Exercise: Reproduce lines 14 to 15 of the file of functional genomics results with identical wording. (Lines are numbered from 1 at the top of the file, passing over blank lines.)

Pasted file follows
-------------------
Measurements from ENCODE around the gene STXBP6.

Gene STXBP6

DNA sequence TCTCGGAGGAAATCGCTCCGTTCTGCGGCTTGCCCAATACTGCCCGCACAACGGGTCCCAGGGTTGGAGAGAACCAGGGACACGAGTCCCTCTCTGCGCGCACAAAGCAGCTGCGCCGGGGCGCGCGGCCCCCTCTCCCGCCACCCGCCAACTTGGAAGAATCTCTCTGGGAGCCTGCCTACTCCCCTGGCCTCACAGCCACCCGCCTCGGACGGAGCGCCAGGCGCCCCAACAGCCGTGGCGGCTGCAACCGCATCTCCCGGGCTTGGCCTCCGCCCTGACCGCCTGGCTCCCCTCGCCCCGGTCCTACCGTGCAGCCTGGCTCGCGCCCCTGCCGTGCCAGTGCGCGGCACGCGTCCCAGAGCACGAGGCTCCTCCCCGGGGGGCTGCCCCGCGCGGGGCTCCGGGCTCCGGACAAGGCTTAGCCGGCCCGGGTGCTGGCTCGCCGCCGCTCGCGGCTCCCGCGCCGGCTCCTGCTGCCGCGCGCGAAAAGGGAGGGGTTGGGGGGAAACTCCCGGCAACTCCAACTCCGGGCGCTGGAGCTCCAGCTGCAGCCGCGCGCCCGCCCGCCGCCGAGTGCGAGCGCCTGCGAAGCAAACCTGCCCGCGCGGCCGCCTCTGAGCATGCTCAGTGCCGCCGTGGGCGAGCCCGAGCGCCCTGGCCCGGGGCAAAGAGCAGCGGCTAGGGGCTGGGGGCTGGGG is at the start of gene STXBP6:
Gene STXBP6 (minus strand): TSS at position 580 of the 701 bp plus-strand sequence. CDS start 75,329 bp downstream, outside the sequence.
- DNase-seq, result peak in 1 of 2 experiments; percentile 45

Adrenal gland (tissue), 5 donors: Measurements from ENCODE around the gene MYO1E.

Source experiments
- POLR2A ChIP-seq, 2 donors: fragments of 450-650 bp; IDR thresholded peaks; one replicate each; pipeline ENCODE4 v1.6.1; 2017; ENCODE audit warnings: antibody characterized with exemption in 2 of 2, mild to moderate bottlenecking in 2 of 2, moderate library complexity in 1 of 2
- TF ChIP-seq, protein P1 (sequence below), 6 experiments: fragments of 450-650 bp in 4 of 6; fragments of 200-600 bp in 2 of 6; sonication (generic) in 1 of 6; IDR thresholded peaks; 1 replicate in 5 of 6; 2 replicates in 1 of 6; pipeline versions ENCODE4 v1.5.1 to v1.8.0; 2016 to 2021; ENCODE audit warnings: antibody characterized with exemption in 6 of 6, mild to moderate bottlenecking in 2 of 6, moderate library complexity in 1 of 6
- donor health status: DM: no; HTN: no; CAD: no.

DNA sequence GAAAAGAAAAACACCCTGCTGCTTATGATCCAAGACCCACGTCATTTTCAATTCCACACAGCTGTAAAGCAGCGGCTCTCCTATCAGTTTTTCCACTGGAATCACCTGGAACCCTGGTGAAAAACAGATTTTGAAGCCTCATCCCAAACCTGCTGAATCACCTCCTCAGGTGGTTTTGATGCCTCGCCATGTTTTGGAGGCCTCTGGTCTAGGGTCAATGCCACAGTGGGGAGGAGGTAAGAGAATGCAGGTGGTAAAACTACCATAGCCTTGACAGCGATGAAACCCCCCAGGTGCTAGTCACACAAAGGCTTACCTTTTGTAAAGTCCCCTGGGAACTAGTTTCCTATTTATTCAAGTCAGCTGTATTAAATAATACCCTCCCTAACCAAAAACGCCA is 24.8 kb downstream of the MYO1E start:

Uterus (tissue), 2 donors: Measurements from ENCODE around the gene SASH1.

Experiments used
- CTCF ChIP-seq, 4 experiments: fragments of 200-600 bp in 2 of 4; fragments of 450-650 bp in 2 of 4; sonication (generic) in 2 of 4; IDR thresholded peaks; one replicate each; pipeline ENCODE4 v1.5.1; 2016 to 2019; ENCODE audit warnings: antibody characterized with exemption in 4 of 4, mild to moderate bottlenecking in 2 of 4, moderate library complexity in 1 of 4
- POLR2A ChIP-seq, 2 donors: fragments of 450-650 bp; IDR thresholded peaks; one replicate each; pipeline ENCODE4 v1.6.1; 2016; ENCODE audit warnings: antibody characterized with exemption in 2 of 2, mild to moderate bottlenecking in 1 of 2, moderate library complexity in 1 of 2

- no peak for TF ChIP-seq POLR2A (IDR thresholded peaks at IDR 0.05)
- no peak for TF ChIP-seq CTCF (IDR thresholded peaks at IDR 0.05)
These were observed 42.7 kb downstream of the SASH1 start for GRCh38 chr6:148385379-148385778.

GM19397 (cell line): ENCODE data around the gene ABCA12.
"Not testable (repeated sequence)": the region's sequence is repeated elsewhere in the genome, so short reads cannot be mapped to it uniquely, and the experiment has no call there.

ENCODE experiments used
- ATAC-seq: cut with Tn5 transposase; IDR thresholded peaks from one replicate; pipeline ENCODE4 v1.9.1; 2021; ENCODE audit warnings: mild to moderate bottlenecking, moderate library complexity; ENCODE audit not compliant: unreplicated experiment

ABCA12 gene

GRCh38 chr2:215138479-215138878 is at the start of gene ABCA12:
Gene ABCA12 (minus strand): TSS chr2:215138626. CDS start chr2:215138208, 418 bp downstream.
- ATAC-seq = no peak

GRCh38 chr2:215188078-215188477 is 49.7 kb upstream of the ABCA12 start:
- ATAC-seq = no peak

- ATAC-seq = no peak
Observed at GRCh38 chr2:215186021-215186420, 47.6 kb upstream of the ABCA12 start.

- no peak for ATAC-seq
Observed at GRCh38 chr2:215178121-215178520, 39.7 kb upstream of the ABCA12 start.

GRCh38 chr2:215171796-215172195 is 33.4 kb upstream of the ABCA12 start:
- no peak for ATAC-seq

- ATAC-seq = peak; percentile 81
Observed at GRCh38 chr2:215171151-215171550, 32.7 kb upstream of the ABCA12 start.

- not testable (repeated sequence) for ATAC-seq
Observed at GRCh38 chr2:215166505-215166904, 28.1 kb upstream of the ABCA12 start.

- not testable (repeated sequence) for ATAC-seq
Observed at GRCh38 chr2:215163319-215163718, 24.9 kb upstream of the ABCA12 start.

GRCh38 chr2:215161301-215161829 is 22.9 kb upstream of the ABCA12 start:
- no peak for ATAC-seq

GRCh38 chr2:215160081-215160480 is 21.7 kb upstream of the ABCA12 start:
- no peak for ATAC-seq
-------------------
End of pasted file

- CTCF ChIP-seq, 4 experiments: fragments of 200-600 bp in 2 of 4; fragments of 450-650 bp in 2 of 4; sonication (generic) in 2 of 4; IDR thresholded peaks; one replicate each; pipeline ENCODE4 v1.5.1; 2016 to 2019; ENCODE audit warnings: antibody characterized with exemption in 4 of 4, mild to moderate bottlenecking in 2 of 4, moderate library complexity in 1 of 4
- POLR2A ChIP-seq, 2 donors: fragments of 450-650 bp; IDR thresholded peaks; one replicate each; pipeline ENCODE4 v1.6.1; 2016; ENCODE audit warnings: antibody characterized with exemption in 2 of 2, mild to moderate bottlenecking in 1 of 2, moderate library complexity in 1 of 2